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Pool of Radiance 2 Review

From my Commodore 64 days, I remember SSI and the D&D games sucking away plenty of my teen years. Sometimes, I wish I could go back and enjoy those game play moments again. Pool of Radiance RoDM, the old name that it is, released on the PC in September of 2001. Needless to say, 13 years of computing did little for this game. Even though the graphics are well done for the only (seemingly low) resolution the game supports, the rest of the game needed a little more development time before release.

CRPG’s have been wasting my time for many moons now and I so desperately need another to do so. I do enjoy endless hours of non-thinking slashing and hacking my way through dungeons upon dungeons slaying the best of the best monsters the genre can throw at me. Pool of Radiance RoDM promised to deliver this fix for me. Unfortunately, due to technical difficulties, I was unable to enjoy a minute with this game.

First impressions are everything. The first thing I usually do is go to the options screen and crank up all details. Hm.

Where are they? There is no resolution selection (fixed 800×600) no gamma, particle effects sliders, detail texture settings, or anything else of value. Wait! I can change the shadows! Even though some of the armor textures gave me a headache like a checkerboard suit on a TV screen at close range, most of the environments do look good as well as the spell effects. That alone does not impress me much. I can get “technology demo’s” much cheaper than $50. Also, do not go looking for a custom key configuration option. You will be searching a long time. If you are needing keyboard shortcuts, you are stuck
with the insane defaults that are placed in game. For example, “/” to bring up your character sheet. Wow. I think I would rather have, maybe: “C”!?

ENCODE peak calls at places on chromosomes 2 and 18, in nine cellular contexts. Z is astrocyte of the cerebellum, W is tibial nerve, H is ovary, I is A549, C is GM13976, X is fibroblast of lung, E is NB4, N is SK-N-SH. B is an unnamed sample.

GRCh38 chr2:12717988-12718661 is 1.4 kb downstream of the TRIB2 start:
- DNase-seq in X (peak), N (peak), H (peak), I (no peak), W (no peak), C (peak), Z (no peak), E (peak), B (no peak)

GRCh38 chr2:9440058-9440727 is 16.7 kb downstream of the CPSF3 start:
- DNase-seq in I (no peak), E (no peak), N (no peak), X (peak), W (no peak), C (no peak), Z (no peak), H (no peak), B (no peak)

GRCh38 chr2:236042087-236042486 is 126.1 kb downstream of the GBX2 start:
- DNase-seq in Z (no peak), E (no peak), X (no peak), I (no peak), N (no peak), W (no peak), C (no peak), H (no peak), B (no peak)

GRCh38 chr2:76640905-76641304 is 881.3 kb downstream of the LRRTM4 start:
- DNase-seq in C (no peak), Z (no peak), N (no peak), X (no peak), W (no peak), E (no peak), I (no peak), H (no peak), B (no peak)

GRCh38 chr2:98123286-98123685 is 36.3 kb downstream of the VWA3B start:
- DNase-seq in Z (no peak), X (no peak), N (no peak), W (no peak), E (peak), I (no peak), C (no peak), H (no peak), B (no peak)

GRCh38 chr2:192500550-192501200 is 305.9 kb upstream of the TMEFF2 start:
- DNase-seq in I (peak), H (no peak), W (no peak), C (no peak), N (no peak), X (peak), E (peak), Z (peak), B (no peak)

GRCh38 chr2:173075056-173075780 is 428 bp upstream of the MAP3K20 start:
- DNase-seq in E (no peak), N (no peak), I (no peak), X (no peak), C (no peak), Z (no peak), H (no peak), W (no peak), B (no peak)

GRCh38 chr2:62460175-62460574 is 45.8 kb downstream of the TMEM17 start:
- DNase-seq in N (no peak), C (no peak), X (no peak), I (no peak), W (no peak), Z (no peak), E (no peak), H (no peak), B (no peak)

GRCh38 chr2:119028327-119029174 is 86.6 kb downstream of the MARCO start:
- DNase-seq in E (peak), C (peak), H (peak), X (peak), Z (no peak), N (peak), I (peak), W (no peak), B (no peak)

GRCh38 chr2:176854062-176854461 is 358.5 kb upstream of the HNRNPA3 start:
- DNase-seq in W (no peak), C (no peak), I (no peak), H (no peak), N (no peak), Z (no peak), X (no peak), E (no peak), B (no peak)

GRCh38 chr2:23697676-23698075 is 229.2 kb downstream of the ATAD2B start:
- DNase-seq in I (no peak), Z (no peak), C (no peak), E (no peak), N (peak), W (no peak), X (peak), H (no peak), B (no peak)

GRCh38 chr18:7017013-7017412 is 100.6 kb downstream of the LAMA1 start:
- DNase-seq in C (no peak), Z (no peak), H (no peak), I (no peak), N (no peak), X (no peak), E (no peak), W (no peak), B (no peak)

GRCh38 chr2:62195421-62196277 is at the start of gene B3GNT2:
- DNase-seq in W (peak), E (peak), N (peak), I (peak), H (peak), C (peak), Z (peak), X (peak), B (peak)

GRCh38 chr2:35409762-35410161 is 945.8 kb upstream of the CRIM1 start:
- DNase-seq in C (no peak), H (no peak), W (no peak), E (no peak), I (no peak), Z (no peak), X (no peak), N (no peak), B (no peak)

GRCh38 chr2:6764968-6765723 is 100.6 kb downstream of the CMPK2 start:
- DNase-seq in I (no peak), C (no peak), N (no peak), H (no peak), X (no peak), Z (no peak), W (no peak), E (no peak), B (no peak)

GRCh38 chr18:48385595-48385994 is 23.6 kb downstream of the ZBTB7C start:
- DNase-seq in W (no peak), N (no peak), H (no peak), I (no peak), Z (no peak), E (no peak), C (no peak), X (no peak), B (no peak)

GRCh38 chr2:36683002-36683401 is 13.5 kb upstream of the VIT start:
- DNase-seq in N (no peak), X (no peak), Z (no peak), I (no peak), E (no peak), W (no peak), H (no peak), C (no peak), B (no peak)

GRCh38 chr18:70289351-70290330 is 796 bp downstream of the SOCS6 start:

I wanted a multiplayer game to take hold of my G-fri and I and whisk us away, instead, I got 3 days of trouble shooting to find out that the game is severely flawed in the way it handles multiplayer connections. Mainly, it does not allow a “dot-zero-dot” in the IP address of server, nor client computers. For those of you that use ICS for your internet needs, “” is not an option in playing the game. It pretends to work, but the client is unable to join the game. After releasing control from DHCP and creating a static IP address of and x.x.10.10, the game worked fine, until after playing for two hours we decided on creating new characters from mistakes made right off the bat. Upon doing so and selecting our new six characters (and having no choice but using a full party of 6) the game was created and a full eight characters were in the game! Each system displayed them differently, whether one system had two monks and another had two mages was not the point, but the fact that you would essentially be required to delete your old characters to create a new game was preposterous. Not only that, but even if you get a 10th level character in a multiplayer game and wish to (heaven forbid) want to play in a different game with different people, the character is “deleted” from the multiplayer “roster” and reset back to Level 1. What a waste. On top of all that, the multiplayer characters can only walk five feet away from the “leader” of the party before being warned. It gets crowded really fast.